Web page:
Taiwan sees record yuan deposits on growing trade
Ralph Jennings in Taipei
Taiwan's central bank had accumulated a record 17.54 billion yuan (HK$21.5 billion) by the end of August after a year of steady growth, largely because of business from offshore banks.
More inflows of the currency are expected as exchange gets easier.
The mainland is Taiwan's largest trading partner but until recently, trade was limited by icy political relations. Yuan transactions were seldom made just five years ago.
Taiwan is the latest market jockeying with Hong Kong, London and Singapore to be the main offshore yuan trade settlement centre.
Yuan exchanges have increased since the mainland and Taiwan began doing brisk, open trade after the island's leader Ma Ying-jeou took office in 2008 with a softer approach to cross-strait relations.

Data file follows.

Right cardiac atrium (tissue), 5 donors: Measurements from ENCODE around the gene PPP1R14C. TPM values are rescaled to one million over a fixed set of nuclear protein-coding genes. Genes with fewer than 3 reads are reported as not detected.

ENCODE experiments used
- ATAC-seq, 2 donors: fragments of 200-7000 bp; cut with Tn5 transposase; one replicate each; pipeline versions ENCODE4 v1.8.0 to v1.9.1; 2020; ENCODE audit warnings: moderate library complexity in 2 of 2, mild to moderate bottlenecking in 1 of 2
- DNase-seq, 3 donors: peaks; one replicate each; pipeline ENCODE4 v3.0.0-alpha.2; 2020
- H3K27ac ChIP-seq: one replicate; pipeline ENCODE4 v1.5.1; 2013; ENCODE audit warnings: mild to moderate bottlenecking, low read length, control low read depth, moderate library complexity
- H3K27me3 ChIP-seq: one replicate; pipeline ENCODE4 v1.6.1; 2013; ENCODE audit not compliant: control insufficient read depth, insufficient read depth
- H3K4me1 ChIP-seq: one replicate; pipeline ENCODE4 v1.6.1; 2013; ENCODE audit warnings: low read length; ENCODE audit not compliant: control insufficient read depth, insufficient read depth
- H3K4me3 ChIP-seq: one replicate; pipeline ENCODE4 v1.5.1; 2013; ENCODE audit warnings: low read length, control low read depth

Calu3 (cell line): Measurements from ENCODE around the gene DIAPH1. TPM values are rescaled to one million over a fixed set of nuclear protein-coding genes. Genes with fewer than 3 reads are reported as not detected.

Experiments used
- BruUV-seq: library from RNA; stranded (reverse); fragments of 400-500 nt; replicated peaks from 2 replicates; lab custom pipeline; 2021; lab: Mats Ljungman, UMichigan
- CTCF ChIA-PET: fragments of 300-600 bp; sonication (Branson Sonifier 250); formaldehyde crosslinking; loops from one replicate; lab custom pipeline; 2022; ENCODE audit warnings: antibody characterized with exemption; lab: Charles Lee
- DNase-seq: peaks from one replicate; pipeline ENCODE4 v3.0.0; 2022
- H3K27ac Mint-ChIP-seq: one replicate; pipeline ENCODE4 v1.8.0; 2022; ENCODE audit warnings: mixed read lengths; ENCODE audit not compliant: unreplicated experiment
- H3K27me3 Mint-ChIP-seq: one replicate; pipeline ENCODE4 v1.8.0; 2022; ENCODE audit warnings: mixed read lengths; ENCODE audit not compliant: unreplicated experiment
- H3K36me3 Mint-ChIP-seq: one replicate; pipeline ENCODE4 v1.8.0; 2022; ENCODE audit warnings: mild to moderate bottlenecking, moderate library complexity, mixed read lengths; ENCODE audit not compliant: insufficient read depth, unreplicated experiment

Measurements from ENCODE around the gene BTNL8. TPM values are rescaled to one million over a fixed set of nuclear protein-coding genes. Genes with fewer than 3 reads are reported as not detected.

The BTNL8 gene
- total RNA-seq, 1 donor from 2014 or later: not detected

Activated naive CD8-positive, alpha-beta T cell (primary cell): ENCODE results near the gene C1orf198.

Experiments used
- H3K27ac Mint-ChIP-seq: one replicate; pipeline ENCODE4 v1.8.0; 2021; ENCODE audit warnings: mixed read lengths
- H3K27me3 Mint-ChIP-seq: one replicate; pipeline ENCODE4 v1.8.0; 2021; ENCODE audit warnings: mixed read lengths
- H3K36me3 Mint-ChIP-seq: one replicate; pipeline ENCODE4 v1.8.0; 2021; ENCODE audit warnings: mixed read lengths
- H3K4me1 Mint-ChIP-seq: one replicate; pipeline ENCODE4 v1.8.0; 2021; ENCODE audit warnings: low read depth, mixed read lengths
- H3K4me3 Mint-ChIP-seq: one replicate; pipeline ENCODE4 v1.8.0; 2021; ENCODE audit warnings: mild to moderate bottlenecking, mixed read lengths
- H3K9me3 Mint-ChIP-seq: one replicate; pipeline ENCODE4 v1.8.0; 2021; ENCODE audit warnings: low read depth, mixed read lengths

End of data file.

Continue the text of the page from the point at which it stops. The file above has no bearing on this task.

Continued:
Taiwan has also begun allowing the mainland to buy shares in Taiwanese-listed firms and invest directly in more than 400 sectors.
The accumulated yuan came from transactions by offshore bank units, a central bank official said. Those units handle cross-strait trade in the absence of free currency exchanges in Taiwan.
But exchanges are set to get easier. In August, Beijing and Taipei signed an agreement allowing each to set up a clearing bank for yuan-Taiwan dollar trades, a scheme similar to that between the mainland and Hong Kong.
"With Taiwan to be another offshore centre for yuan, it follows that the central bank builds a store of reserves and liquidity in [yuan]," said Patrick Bennett, a foreign exchange strategist with the Canadian Imperial Bank of Commerce in Hong Kong.